Second Trump-Kim Summit Hints at Progress

 In North Korea, Nuclear Weapons, Trump Administration

Washington, D.C. — January 18, 2018 — In response to the administration’s announcement that President Trump and Kim Jong-un will hold a second summit meeting near the end of February, Kevin Martin, President of Peace Action and Coordinator of the Korea Peace Network, released the following statement:

“After months of scant visible progress in negotiations between the U.S. and North Korea, this announcement bodes well. Of course, the proof is in the pudding. The real test of progress is not the announcement of another summit, but whether or not the agreements that come out of that meeting advance the causes of peace and security. If the administration is prepared to abandon its maximalist demand that North Korea entirely denuclearize prior to any concessions from the U.S., real progress becomes much more viable.

“Recent meetings between U.S. and North Korean negotiators suggest the two sides may be trying to nail down the broad strokes of an agreement to move the peace process forward prior to the summit meeting. Possible scenarios of progress include an agreement to ease some sanctions in exchange for North Korea forfeiting certain ballistic missiles or freezing nuclear production. Another potential path forward is a declaration announcing the end of the Korean War, which President Moon of South Korea has urged the U.S. to support. That would be an elegant step towards a formal peace agreement and towards meeting North Korea’s desire for security guarantees that could change its calculus on the value of its nuclear arsenal.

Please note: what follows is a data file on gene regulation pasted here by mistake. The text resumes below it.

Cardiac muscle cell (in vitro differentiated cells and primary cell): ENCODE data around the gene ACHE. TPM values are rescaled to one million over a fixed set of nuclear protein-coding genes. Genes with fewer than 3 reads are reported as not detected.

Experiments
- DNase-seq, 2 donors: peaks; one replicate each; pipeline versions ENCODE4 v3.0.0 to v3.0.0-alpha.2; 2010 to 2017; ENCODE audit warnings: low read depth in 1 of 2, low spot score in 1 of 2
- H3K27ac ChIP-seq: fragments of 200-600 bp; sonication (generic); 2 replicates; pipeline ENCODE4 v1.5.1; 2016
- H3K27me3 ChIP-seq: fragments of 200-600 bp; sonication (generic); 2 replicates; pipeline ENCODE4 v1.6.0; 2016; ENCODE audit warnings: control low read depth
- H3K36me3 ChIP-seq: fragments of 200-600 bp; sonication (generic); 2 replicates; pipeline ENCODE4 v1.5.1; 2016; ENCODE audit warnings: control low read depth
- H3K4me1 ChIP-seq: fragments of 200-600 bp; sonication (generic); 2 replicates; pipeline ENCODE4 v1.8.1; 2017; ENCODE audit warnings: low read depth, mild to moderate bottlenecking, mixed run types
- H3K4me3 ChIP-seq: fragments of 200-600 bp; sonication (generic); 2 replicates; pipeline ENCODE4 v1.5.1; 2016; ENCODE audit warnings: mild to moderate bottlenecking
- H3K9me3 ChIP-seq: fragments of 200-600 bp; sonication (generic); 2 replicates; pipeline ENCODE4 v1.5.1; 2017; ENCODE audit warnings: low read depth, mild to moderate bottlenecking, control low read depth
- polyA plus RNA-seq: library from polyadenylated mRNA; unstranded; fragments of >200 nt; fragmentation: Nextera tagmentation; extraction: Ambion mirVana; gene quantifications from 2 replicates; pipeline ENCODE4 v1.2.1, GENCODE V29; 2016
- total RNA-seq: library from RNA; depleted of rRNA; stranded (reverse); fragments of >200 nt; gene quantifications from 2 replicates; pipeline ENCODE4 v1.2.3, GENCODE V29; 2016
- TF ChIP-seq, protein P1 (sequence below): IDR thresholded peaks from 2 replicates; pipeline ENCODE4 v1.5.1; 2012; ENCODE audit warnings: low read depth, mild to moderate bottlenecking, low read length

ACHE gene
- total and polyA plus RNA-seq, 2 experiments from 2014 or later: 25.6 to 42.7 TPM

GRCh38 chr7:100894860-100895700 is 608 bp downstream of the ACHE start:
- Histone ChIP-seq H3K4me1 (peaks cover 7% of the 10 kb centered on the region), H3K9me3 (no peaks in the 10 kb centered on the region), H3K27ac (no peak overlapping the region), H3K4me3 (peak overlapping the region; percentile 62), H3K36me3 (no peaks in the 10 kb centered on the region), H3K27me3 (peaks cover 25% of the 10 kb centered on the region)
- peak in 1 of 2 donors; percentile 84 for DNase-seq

“While Winston Churchill was right, talk talk is better than war war, Trump shouldn’t bother with another summit unless there are concrete, mutual steps towards peace in the offing. Hopes were raised, understandably, by the first summit, but there was not a lot of substance. Since then, progress has been stymied in large part by U.S. intransigence on sanctions, humanitarian aid, denuclearization and even matters of Korean sovereignty, such as opposing the opening of a South-North liaison office, and trying to stop the testing of North Korea’s railroad tracks, both of which went ahead despite U.S. opposition. Indications are there may be a worthwhile deal to be had by both sides, and that would be worthy of a summit. Trump trying to claim a political victory to save his shambolic presidency would not.”

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Founded in 1957, Peace Action (formerly SANE/Freeze), the United States’ largest peace and disarmament organization, with over 100,000 paid members and nearly 100 chapters in 36 states, works to abolish nuclear weapons, promote government spending priorities that support human needs, encourage real security through international cooperation and human rights and support nonmilitary solutions to international conflicts. The public may learn more and take action at www.PeaceAction.org.

The Korea Peace Network is a coalition of peace groups, arms control groups, and Korean-American activists working for peace on the Korean Peninsula.

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